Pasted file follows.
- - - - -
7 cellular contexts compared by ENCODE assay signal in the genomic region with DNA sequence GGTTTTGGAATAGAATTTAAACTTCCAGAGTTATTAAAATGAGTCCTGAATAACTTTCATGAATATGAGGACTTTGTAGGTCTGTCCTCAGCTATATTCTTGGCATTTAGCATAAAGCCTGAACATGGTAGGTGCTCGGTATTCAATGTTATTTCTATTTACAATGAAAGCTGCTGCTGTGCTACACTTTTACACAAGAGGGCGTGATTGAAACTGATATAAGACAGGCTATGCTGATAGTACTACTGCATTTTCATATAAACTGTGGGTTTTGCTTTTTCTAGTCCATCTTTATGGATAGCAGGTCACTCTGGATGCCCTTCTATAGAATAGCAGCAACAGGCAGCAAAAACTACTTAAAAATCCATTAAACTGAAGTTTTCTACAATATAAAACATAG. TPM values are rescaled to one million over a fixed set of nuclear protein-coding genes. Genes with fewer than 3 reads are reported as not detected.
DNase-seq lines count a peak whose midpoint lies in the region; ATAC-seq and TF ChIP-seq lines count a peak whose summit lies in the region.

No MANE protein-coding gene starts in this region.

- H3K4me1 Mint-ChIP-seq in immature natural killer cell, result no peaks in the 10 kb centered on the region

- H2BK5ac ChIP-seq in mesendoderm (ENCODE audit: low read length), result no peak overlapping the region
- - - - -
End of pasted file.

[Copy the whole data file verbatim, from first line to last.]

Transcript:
7 cellular contexts compared by ENCODE assay signal in the genomic region with DNA sequence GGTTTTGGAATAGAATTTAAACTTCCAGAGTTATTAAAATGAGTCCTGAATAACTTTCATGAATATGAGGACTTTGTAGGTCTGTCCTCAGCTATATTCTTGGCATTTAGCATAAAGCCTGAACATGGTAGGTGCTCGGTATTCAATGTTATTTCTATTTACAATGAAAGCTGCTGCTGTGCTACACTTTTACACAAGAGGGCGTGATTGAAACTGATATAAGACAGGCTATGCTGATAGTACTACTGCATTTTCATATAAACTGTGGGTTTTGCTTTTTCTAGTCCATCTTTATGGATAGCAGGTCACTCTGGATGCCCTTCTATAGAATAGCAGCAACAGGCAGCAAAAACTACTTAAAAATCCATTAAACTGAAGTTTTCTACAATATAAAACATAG. TPM values are rescaled to one million over a fixed set of nuclear protein-coding genes. Genes with fewer than 3 reads are reported as not detected.
DNase-seq lines count a peak whose midpoint lies in the region; ATAC-seq and TF ChIP-seq lines count a peak whose summit lies in the region.

No MANE protein-coding gene starts in this region.

- H3K4me1 Mint-ChIP-seq in immature natural killer cell, result no peaks in the 10 kb centered on the region

- H2BK5ac ChIP-seq in mesendoderm (ENCODE audit: low read length), result no peak overlapping the region